Any maths teachers out there, please leave your suggestions in the comments. Square numbers? Other times tables?

Robert CraigenFor older students: Standard angles and their trig functions.

I tend to think of formulas as “math facts”. Thus, the quadratic formula. Invert and multiply, and so on. When doing algebra it makes sense to just “know” some of these things and do them without thinking. This impulse to force students to do such stuff from scratch using “understanding” is really counterproductive and jams working memory in important tasks as you point out with converting to percentages and back.

Alfred North Whitehead wrote,

“It is a profoundly erroneous truism … that we should cultivate the habit of thinking of what we are doing. The precise opposite is the case. Civilization advances by extending the number of important operations which we can perform without thinking about them.”

The Wing to HeavenPost authorLove that Whitehead quotation! Also John Roberts: ‘The rapidity with which humanity has achieved so much since prehistoric times can be accounted for quite simply: there are many more of us upon whose talents humanity can draw and, more important still, human achievements are essentially cumulative. They rest upon a heritage itself accumulating at, as it were, compound interest. Primitive societies had far less inherited advantage in the bank. This makes the magnitude of their greatest steps forward all the more amazing.’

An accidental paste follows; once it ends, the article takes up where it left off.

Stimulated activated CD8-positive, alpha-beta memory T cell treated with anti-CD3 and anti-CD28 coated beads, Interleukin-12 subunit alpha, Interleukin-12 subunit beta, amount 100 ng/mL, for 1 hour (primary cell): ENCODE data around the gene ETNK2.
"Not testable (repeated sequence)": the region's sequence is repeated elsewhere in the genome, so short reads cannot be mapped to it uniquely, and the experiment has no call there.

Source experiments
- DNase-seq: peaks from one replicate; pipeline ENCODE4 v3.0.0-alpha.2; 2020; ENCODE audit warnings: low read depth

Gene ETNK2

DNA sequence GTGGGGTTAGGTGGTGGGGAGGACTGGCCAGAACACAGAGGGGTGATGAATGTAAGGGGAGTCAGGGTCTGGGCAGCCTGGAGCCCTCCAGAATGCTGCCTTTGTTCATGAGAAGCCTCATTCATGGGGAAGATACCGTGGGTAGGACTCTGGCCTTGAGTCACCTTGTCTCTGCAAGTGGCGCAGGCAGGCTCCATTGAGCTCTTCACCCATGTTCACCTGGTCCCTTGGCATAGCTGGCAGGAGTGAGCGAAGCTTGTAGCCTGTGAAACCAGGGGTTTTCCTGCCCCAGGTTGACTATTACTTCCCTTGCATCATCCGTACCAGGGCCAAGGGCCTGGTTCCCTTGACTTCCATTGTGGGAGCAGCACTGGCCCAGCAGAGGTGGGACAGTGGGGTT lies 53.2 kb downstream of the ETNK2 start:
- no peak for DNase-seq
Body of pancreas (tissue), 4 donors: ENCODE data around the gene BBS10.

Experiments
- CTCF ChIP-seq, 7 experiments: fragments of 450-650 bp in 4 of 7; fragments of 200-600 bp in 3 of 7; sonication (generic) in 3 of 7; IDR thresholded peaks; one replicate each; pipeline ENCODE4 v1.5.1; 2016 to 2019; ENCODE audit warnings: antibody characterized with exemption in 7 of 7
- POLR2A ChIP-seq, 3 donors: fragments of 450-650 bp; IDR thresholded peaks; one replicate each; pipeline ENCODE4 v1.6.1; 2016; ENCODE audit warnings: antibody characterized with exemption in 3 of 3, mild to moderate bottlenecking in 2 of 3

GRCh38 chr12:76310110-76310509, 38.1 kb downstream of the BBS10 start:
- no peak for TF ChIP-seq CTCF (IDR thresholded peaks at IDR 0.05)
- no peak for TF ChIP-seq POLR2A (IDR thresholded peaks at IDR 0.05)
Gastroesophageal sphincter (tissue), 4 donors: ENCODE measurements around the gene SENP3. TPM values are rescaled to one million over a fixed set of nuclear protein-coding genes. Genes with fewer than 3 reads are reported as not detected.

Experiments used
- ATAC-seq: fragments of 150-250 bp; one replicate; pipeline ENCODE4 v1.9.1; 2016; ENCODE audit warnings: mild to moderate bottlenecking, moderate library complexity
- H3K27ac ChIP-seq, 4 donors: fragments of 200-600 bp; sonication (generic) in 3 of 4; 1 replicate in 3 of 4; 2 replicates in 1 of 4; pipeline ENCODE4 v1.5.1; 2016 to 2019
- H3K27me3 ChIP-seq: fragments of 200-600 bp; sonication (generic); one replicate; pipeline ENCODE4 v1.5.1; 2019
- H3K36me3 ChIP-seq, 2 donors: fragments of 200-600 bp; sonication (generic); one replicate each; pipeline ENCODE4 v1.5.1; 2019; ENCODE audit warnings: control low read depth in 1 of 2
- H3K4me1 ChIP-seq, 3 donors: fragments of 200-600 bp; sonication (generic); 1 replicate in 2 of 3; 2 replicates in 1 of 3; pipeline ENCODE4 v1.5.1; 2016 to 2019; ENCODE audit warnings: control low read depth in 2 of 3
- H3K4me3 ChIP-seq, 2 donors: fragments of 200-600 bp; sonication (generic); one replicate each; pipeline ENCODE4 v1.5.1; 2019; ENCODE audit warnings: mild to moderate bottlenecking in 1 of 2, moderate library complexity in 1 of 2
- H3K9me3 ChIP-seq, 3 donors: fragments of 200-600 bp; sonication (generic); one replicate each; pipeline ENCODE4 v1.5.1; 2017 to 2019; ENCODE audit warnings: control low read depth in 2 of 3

Robert CraigenGood JR quote. Even briefer Newton’s quip about standing on the shoulders of giants. I believe that (much of) our education world today has lost its compass by severing its prescriptions from generational wisdom — that learned by former generations. That applies both to subject matter and to the wisdom of the classroom. I’m glad to see this movement of (largely) younger teachers in the UK, of which you are a prominent figure, to restore those ties long-standing wisdom and which understands that taking seriously contemporary research doesn’t necessarily mean throwing everything that worked in the past into the dustbin.

Kris BoultonDunning-Kruger… The Baader-Meinhof Phenomenon is the one that’s come to my mind when thinking about how new knowledge proves frequently useful in ways you wouldn’t have predicted.

Michael TiddSome basic metric-imperial approximations remain startlingly useful in the UK.

discreetteacherSquare numbers certainly, reciprocals of numbers as multiplying to one is necessary, prime numbers. I would also add the sum of angles in a triangle.

The Wing to HeavenPost authorSome great suggestions from @mrreddymaths on twitter.